It is also foreseeable that Modern Slavery reports, due diligence frameworks and comprehensive policies may become key requirements in tendering and procurement process for Reporting Entities, so adapting to the new legislative reporting requirements and being able to demonstrate your organisation has mechanisms in place to report on Modern Slavery may make your business a more attractive supplier for Reporting Entities.


What doesn’t the legislation do?

Whilst it is mandatory for Reporting Entities to report under the Act, the Commonwealth legislation in its current form does not impose financial penalties for non-compliance. However, Reporting Entities who do not comply may need to explain to the Minister why they have not reported and may be required to undertake remedial action. Ultimately, a Reporting Entity is likely to suffer reputational damage if it does not report because the Minister may publish information about the Reporting Entity’s failure to report on the Public Register including the Reporting Entity’s identity.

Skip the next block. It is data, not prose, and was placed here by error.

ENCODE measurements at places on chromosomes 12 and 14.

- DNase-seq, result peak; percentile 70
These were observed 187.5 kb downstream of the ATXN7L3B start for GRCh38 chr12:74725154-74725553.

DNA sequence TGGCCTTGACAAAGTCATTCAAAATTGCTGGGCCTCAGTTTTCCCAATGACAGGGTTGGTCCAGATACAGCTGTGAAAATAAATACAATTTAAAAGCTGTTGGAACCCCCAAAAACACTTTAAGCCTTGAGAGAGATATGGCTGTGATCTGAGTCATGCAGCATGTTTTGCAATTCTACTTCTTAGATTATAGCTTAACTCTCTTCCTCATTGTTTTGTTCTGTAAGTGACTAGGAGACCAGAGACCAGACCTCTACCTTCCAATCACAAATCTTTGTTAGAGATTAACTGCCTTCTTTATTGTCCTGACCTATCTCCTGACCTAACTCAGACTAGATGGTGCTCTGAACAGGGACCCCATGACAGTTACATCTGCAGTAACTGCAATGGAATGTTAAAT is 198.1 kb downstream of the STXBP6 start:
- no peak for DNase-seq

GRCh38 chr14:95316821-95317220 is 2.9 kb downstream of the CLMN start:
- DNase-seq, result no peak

What about the NSW Modern Slavery Legislation?

It’s important to note that whilst not currently in force, NSW has also passed their own Modern Slavery Act 2018 (NSW) which would, if implemented, affect businesses in NSW with annual consolidated revenue of $50 million.

The NSW Government has stated that while it is committed to implementing a Modern Slavery regime in NSW, it will first seek to work with the Commonwealth Government with a view to achieving greater harmonisation as between the Act and the NSW Act. In particular, the NSW Government has announced an intention to try and achieve harmonisation of the reporting threshold at $50 million consolidated revenue (which would require an amendment to the Commonwealth Act, and would increase the number of Reporting Entities).

In the interim, we understand it is the NSW Government’s intention to make amendments to the NSW Act with a view to commencing components of the NSW Act that complement the Commonwealth Act and which are not inconsistent with it.